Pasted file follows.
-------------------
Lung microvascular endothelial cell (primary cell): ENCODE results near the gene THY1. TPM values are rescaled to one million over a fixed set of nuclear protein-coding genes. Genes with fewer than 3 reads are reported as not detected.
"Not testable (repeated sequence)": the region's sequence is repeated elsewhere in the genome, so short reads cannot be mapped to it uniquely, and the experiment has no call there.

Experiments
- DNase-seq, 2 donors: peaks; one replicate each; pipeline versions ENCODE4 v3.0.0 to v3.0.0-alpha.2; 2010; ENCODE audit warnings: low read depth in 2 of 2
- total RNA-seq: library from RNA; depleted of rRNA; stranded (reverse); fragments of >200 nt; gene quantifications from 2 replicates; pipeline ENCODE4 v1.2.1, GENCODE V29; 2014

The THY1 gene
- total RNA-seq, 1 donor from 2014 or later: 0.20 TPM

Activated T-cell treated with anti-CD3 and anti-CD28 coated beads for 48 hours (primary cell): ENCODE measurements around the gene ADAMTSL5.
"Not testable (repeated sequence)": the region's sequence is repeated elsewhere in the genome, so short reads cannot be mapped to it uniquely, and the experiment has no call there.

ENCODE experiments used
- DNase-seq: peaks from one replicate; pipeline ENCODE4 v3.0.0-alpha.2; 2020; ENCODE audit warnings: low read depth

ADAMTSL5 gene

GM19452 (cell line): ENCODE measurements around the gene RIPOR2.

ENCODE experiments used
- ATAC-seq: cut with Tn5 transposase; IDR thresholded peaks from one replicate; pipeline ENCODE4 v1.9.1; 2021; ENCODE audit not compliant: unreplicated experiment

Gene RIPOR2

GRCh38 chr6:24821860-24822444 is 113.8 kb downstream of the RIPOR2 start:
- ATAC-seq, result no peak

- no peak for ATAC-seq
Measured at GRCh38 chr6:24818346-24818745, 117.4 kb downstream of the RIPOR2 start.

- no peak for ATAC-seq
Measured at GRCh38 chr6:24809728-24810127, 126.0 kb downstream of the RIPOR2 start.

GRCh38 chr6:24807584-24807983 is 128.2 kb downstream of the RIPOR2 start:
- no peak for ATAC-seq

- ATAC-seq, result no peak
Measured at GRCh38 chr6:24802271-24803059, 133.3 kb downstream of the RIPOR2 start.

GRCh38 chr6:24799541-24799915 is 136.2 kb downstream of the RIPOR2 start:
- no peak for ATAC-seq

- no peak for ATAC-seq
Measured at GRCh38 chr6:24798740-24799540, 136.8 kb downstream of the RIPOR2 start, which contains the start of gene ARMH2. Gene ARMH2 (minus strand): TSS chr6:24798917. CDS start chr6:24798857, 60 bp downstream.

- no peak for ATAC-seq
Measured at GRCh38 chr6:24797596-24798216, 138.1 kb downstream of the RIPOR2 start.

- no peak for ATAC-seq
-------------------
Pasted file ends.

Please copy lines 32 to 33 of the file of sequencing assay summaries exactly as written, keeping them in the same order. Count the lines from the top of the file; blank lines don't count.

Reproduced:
Measured at GRCh38 chr6:24797596-24798216, 138.1 kb downstream of the RIPOR2 start.

- no peak for ATAC-seq